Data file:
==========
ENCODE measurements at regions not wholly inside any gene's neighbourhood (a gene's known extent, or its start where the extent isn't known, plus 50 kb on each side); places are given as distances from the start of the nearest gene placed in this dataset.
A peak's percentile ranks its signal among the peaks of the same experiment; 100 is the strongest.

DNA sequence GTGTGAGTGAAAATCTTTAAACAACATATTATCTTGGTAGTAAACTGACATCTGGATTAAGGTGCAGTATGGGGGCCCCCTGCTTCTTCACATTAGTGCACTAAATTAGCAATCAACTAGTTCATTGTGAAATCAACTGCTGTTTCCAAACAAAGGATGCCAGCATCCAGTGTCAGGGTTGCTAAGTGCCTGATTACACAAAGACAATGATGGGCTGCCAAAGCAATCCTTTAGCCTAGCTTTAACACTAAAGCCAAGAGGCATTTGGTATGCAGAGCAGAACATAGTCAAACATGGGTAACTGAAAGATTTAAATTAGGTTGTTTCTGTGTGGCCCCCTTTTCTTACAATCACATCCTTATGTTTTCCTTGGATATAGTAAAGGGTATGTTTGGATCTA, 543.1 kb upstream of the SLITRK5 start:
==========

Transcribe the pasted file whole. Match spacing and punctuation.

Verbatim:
ENCODE measurements at regions not wholly inside any gene's neighbourhood (a gene's known extent, or its start where the extent isn't known, plus 50 kb on each side); places are given as distances from the start of the nearest gene placed in this dataset.
A peak's percentile ranks its signal among the peaks of the same experiment; 100 is the strongest.

DNA sequence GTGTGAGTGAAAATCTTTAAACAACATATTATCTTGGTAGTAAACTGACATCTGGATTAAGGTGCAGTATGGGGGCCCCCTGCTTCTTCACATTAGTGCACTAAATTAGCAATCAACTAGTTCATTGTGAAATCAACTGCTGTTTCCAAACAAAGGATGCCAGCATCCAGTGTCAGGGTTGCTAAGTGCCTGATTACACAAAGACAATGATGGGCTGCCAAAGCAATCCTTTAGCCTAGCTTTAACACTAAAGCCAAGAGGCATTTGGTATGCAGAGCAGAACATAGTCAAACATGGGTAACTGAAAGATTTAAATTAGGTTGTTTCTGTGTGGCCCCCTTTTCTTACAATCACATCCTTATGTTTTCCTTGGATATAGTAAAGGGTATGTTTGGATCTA, 543.1 kb upstream of the SLITRK5 start: